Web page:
VIGC launches tools to achieve lower TAC
Thursday, December 15, 2011
Press release from the issuing company
The Flemish Innovation Centre for Graphic Communication (VIGC) is to launch two important tools to achieve ink savings: the ICC profiles that VIGC developed and its Max TAC Evaluation Kit. There was a strong response to the study by the organization that found total area coverage (TAC) of 260% - or even 220% - is adequate as long as the conversion is carried out with the correct profiles. To ensure the correct profiles are used, the VIGC is to distribute its Max TAC ICC profiles free of charge. And the Max TAC Evaluation Kit is a tool that will convince everybody of the quality of a lower TAC.
Eddy Hagen, VIGC Director, comments: "Our test clearly showed that a lower TAC can deliver more than adequate results and enable print service providers to make huge cost savings on inks."
“However, the conversion to lower TAC must be done using the appropriate ICC profiles. This is why we have invested time in optimising the ICC profiles during tests. We believe strongly in helping graphic art companies operate more cost-effectively, and will be distributing the VIGC Max TAC ICC profiles free of charge in four different maximum TAC values, and in ICC version 2 and 4 profiles. This will allow print companies to choose the option that best suits their needs."
Didier Haazen, senior innovation consultant and PDF expert, adds: "A condition of this way of working, of course, is that the print company receives RGB images e.g. RGB PDFs. Currently this is often not the case. Nearly everyone works with a CMYK workflow, where the conversion from RGB to CMYK takes place early on in the process. There used to be good reasons for this, but with the latest tools this conversion can be reliably accomplished right at the end."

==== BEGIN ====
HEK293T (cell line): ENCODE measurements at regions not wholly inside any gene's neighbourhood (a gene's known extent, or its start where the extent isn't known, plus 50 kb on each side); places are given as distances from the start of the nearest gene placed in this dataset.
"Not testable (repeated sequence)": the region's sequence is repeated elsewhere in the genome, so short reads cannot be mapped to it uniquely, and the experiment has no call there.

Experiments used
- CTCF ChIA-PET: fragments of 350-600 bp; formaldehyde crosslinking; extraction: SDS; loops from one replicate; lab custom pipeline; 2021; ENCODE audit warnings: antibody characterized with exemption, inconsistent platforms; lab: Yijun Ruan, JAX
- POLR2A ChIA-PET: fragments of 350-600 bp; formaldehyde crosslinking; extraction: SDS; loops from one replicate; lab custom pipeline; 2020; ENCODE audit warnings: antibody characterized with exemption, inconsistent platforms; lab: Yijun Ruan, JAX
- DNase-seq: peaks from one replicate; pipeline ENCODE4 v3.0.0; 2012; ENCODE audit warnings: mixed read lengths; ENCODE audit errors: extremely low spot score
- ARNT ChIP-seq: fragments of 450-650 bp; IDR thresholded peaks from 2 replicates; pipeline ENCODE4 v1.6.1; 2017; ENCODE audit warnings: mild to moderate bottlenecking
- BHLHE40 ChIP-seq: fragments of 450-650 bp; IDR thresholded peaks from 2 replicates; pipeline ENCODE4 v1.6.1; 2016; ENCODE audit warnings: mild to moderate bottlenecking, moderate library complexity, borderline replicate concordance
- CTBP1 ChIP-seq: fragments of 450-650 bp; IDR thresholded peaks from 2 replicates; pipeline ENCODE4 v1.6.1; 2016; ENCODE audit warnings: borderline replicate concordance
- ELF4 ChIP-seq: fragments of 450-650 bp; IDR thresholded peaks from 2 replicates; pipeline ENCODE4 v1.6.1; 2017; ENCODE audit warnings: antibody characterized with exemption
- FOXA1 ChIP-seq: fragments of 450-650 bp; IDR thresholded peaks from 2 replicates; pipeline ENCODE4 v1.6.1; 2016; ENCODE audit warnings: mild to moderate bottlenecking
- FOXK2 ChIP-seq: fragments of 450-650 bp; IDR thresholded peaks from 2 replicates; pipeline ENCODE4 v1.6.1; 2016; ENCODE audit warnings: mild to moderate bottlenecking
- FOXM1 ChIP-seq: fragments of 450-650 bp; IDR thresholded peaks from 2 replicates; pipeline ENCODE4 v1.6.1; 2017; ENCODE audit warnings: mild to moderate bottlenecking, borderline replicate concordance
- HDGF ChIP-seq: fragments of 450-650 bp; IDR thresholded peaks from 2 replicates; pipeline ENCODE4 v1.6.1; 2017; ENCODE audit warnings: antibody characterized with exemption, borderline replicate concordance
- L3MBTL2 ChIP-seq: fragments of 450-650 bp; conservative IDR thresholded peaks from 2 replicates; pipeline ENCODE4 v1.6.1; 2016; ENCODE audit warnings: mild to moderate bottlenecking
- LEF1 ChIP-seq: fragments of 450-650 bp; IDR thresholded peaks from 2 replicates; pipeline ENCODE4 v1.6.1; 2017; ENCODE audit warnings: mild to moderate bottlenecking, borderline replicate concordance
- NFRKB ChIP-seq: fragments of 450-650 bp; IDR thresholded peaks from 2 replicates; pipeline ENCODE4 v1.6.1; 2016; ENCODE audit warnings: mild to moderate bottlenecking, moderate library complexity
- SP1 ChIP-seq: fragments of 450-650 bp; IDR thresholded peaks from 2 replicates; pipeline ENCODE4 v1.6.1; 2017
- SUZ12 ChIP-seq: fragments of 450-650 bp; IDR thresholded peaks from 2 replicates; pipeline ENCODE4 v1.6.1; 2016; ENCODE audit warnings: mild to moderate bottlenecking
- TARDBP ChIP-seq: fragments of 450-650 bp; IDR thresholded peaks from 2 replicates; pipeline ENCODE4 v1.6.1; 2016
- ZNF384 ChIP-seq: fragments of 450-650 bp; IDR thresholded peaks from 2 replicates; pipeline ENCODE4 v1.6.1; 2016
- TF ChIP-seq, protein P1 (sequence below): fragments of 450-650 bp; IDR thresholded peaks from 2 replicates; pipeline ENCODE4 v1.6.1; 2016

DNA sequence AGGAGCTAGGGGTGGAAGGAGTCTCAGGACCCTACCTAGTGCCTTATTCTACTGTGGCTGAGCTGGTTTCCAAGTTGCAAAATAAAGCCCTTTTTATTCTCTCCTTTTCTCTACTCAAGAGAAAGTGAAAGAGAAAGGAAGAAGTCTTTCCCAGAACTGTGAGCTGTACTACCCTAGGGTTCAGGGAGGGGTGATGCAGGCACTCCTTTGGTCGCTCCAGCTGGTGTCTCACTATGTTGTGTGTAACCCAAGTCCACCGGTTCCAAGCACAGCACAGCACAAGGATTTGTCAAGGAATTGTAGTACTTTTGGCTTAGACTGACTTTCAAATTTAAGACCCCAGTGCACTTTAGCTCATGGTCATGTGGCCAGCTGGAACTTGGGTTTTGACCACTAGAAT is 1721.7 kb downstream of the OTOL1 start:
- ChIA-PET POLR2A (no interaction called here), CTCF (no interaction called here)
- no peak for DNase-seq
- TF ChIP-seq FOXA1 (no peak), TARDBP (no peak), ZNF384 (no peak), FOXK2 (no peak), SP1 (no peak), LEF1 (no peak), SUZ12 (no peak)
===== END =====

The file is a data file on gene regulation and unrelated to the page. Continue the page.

“We’ve conducted some tests with RGB workflows and it’s definitely possible, if everything takes place based on the rules of the state-of-the-art. With the new VIGC Max TAC ICC profiles, users will have the option of converting right at the very end of the process to well known target colour space (ISO 12647-2 / FOGRA39) with an appropriate TAC."
Convincing the industry to work with lower TAC
The VIGC Max TAC Evaluation Kit has been developed to highlight how much print providers can save on ink if they change to lower TAC, without compromising quality.
"The VIGC Max TAC Evaluation Kit comprises three fairly critical images that have been converted using four different TACs and printed on three different types of paper,” continues Hagen. “Each image only has a code, and the maximum TAC can only be found in the documentation to ensure an objective evaluation."
“Ink represents approximately 2% to 5% of a print company’s total costs. If you could save on 10% of the ink because of adjusted profiles, you’re talking serious figures. Plus there are other benefits, such as fewer problems with drying, ink setting off and finishing.”
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